Condition 101 About Hemophagocytic Lymphohistiocytosis

What is the definition of Hemophagocytic Lymphohistiocytosis?

Hemophagocytic lymphohistiocytosis (HLH) is a condition in which the body makes too many activated immune cells (macrophages and lymphocytes). People with HLH usually develop symptoms within the first months or years of life. Symptoms may include fever, enlarged liver or spleen, cytopenia (decreased number of blood cells), and neurological abnormalities. HLH may be inherited in an autosomal recessive manner or it can have non-genetic causes in which case it is called acquired HLH. There are five subtypes of inherited HLH which are designated as familial HLH, types 1-5. Each subtype is caused by a change (mutation) in a different gene. The genetic cause of type 1 is currently unknown. Types 2-5 are caused by mutations in the PRF1 gene, the UNC13D gene, the STX11 gene and the STXBP2 gene, respectively. Treatment depends on a number of factors, including the severity of symptoms, the age of onset, and the underlying cause of the condition.

When HLH results from an inappropriate immune response to Epstein-Barr virus or another viral illness, it may be due to a separate genetic condition called X-linked lymphoproliferative disease (XLP). XLP is caused by a mutation in the SH2D1A or XIAP gene and is inherited in an X-linked manner.

What are the alternative names for Hemophagocytic Lymphohistiocytosis?

  • Familial erythrophagocytic lymphohistiocytosis
  • Familial histiocytic reticulosis
  • FHL
  • HLH
  • Familial HLH

What are the causes for Hemophagocytic Lymphohistiocytosis?

There are inherited and non-inherited (acquired) causes of hemophagocytic lymphohistiocytosis (HLH).

There are five subtypes of inherited (or familial) HLH which are designated familial HLH, types 1-5. Each subtype is caused by a change (mutation) in a different gene that helps regulate the immune system. Type 1 is due to a gene defect on chromosome 9. Familial HLH, type 2 is caused by mutations in the PRF1 gene. Familial HLH, type 3 is caused by mutations in the UNC13D gene. Familial HLH, type 4 is caused by mutations in the STX11 gene. Familial HLH, type 5 is caused by mutations in the STXBP2 gene. 

All of the genes involved with HLH normally provide instructions for proteins that help destroy or turn off activated immune cells when they are no longer needed. Changes in these genes lead to an overproduction of immune cells which results in an excessive immune response and the many signs and symptoms of familial HLH.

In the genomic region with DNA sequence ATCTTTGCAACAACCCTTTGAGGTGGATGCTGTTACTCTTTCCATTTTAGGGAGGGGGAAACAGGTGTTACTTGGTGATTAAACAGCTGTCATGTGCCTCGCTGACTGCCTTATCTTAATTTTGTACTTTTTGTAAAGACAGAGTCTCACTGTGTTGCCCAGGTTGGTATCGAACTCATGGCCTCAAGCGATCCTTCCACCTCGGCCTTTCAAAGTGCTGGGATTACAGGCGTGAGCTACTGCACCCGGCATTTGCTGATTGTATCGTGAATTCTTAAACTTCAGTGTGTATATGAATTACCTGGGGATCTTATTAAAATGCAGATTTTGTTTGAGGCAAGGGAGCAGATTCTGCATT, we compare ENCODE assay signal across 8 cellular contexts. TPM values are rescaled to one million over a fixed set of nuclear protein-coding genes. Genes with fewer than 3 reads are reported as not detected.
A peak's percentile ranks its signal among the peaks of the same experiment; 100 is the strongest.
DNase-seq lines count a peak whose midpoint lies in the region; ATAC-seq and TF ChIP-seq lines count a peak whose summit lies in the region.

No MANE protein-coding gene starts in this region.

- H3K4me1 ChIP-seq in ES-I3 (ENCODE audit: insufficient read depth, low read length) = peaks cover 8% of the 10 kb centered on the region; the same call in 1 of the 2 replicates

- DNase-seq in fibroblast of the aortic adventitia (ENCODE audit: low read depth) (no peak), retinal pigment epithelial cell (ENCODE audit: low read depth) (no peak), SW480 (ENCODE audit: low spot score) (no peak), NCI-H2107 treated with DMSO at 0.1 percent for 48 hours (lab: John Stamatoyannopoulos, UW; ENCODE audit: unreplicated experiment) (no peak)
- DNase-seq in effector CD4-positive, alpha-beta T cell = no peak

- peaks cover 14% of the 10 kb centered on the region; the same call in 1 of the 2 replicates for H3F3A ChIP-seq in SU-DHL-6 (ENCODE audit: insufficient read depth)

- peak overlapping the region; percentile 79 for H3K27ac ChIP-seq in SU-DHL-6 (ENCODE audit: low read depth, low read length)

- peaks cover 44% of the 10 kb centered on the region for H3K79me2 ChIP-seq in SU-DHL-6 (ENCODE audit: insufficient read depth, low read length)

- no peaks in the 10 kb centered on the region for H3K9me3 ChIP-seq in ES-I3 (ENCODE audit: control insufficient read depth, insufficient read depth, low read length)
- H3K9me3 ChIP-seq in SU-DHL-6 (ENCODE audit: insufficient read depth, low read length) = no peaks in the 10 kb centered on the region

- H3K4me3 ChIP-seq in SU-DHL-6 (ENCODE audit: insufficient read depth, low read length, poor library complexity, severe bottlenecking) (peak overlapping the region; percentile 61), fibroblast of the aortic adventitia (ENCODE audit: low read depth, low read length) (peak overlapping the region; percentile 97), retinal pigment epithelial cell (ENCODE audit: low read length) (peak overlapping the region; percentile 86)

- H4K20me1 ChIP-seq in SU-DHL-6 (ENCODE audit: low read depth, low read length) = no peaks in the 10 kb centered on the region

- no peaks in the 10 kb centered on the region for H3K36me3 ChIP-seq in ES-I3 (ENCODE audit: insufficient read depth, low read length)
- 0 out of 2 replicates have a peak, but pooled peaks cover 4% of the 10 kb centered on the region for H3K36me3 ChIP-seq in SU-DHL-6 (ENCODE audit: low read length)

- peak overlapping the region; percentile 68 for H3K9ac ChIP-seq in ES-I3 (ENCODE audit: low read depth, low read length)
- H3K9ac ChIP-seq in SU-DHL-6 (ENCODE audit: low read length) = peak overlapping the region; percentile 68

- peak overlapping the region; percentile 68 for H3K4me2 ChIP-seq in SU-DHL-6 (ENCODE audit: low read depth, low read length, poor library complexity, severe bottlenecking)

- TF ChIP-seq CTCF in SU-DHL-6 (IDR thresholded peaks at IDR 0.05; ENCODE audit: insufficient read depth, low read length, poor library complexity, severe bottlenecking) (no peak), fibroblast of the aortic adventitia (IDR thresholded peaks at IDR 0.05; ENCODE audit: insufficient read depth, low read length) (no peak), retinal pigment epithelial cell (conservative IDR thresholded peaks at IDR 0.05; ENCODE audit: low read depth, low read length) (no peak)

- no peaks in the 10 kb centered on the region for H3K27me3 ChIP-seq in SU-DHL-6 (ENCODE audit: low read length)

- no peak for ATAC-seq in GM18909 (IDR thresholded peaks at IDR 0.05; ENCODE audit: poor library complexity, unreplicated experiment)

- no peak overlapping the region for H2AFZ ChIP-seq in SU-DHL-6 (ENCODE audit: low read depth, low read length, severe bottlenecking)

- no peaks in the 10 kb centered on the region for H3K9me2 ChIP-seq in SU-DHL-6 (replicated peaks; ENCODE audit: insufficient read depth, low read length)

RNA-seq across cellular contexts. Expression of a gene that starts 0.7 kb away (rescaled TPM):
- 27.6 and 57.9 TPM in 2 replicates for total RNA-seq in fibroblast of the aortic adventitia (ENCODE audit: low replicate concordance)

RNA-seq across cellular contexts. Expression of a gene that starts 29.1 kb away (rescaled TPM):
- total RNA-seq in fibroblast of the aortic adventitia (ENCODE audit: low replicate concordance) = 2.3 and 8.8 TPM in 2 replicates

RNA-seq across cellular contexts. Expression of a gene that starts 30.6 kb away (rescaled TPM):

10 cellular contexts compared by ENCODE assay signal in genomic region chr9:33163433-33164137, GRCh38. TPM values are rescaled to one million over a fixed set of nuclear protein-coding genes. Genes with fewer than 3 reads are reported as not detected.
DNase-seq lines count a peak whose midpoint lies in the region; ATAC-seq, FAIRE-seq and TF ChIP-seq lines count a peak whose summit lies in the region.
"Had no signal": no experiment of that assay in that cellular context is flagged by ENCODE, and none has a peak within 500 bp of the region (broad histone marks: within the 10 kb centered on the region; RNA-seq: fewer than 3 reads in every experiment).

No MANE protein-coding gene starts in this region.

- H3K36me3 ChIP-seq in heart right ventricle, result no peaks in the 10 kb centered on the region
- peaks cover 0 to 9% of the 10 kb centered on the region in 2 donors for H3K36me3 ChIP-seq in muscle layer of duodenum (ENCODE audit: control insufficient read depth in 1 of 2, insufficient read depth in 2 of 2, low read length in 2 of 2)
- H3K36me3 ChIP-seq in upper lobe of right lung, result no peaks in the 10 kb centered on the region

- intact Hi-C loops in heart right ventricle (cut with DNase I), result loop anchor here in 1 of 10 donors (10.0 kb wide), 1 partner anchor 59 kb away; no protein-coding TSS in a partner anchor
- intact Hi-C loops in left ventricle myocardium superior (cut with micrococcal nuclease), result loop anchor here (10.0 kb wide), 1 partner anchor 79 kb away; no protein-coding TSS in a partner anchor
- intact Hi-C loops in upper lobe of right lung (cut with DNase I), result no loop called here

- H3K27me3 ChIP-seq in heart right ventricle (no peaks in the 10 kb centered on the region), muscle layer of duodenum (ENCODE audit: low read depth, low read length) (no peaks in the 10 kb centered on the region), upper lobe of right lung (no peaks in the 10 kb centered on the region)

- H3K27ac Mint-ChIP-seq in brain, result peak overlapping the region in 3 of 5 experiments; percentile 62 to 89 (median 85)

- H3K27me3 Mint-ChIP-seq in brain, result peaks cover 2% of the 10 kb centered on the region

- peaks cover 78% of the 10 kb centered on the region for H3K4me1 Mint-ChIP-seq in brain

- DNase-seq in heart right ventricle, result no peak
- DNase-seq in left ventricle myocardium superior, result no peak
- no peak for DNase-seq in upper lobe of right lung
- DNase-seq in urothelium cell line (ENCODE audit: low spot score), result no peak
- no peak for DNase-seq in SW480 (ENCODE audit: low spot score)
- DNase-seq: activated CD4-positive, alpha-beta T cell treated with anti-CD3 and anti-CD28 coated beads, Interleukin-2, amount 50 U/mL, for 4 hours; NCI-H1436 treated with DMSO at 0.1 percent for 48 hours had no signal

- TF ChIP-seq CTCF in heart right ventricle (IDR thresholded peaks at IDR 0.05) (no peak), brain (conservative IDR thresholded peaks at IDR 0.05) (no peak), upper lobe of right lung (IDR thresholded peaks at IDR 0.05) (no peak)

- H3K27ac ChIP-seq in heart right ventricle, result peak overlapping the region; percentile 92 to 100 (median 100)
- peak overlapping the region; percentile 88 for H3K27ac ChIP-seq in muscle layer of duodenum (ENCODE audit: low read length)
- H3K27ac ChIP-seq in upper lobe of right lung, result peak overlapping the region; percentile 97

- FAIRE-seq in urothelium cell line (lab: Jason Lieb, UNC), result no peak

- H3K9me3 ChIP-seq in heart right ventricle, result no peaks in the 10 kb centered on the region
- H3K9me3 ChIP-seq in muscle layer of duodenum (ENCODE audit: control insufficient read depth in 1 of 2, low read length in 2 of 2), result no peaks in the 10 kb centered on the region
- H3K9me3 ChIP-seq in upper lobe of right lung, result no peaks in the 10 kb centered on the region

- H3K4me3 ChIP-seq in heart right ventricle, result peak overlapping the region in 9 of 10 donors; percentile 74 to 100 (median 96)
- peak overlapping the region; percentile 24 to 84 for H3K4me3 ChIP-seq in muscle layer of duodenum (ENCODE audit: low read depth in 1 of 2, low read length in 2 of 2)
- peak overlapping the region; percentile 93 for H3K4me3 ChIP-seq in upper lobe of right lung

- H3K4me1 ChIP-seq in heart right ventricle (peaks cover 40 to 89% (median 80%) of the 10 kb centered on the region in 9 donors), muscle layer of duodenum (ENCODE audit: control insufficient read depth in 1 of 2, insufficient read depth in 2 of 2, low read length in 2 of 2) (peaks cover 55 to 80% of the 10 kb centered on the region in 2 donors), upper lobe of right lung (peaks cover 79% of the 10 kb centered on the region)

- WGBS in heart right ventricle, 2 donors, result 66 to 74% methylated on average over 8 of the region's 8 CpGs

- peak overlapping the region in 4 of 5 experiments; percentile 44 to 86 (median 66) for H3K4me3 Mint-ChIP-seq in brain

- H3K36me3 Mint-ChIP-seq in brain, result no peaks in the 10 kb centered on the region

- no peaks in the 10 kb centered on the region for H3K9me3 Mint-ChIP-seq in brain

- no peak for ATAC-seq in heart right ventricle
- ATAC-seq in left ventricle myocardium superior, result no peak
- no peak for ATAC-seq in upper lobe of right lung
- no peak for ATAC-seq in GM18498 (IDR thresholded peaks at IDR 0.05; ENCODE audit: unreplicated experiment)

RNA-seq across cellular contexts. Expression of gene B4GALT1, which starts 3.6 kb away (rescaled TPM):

The acquired causes of HLH include: infection, medications that suppress the immune system, autoimmune diseases, immunodeficiencies, certain types of cancer and/or metabolic diseases.

When HLH results from an inappropriate immune response to Epstein-Barr virus or another viral illness, it may be due to a separate genetic condition called X-linked lymphoproliferative disease (XLP). XLP is caused by a mutation in the SH2D1A or XIAP gene and is inherited in an X-linked manner.

What are the symptoms for Hemophagocytic Lymphohistiocytosis?

The signs and symptoms of hemophagocytic lymphohistiocytosis typically develop during the first months or years of life. However, in rare cases, affected people may not show symptoms until later in childhood or even into adulthood. The features of this condition may include:
  • Fever
  • Enlarged liver and/or spleen
  • Skin rash
  • Lymph node enlargement
  • Breathing problems
  • Easy bruising and/or abnormal bleeding
  • Kidney abnormalities
  • Heart problems
  • Increased risk for certain cancers (leukemia, lymphoma)
Many people with this condition also develop neurologic abnormalities. The neurological symptoms vary but may include irritability, fatigue, abnormal muscle tone, seizures, neck stiffness, mental status changes, ataxia, blindness, paralysis, and/or coma.

What are the current treatments for Hemophagocytic Lymphohistiocytosis?

The best treatment options for hemophagocytic lymphohistiocytosis (HLH) are determined by a number of factors, including the severity of symptoms, the age of onset, and the underlying cause of the condition.

In acquired HLH, it is often necessary to treat the underlying condition. For example, antiobiotics or antiviral medications can be used to treat or prevent infections that may have triggered the exaggerated immune response.

Allogeneic hematopoietic cell transplantation is considered a cure for familial HLH. It is often recommended that people with confirmed or suspected familial HLH undergo this treatment as early in life as possible. Prior to hematopoietic cell transplanation, people with HLH are usually treated with chemotherapy and/or immunotherapy to destroy excess immune cells which can lead to life-threatening inflammation.

Please visit the Histiocyte Society to learn more about the treatment guidelines for HLH.